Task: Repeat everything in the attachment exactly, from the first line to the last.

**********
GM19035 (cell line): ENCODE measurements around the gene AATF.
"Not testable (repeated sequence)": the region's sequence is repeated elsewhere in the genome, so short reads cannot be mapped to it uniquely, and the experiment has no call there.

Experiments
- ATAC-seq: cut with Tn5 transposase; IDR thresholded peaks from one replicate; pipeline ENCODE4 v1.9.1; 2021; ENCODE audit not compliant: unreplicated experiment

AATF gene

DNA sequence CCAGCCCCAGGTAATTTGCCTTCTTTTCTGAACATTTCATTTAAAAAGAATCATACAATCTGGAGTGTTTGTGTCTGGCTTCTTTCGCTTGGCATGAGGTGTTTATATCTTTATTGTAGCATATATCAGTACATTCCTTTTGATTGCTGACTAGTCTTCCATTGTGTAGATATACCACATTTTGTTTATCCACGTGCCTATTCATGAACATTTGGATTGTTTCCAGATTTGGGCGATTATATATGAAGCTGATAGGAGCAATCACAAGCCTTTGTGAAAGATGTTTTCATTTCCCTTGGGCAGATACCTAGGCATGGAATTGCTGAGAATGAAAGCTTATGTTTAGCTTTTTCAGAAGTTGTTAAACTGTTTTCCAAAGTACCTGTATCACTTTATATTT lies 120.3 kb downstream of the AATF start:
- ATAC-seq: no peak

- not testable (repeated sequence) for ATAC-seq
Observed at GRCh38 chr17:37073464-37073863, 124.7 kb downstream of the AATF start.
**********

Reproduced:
GM19035 (cell line): ENCODE measurements around the gene AATF.
"Not testable (repeated sequence)": the region's sequence is repeated elsewhere in the genome, so short reads cannot be mapped to it uniquely, and the experiment has no call there.

Experiments
- ATAC-seq: cut with Tn5 transposase; IDR thresholded peaks from one replicate; pipeline ENCODE4 v1.9.1; 2021; ENCODE audit not compliant: unreplicated experiment

AATF gene

DNA sequence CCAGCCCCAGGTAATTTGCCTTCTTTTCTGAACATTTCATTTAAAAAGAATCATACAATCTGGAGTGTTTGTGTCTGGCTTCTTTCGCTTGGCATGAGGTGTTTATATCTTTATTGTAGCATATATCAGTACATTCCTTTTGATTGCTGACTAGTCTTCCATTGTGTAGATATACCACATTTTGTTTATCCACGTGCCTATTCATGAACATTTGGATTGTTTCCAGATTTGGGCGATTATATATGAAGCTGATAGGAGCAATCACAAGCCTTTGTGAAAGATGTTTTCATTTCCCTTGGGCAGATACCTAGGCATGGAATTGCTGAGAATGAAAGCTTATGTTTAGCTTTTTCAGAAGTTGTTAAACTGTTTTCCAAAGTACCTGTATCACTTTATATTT lies 120.3 kb downstream of the AATF start:
- ATAC-seq: no peak

- not testable (repeated sequence) for ATAC-seq
Observed at GRCh38 chr17:37073464-37073863, 124.7 kb downstream of the AATF start.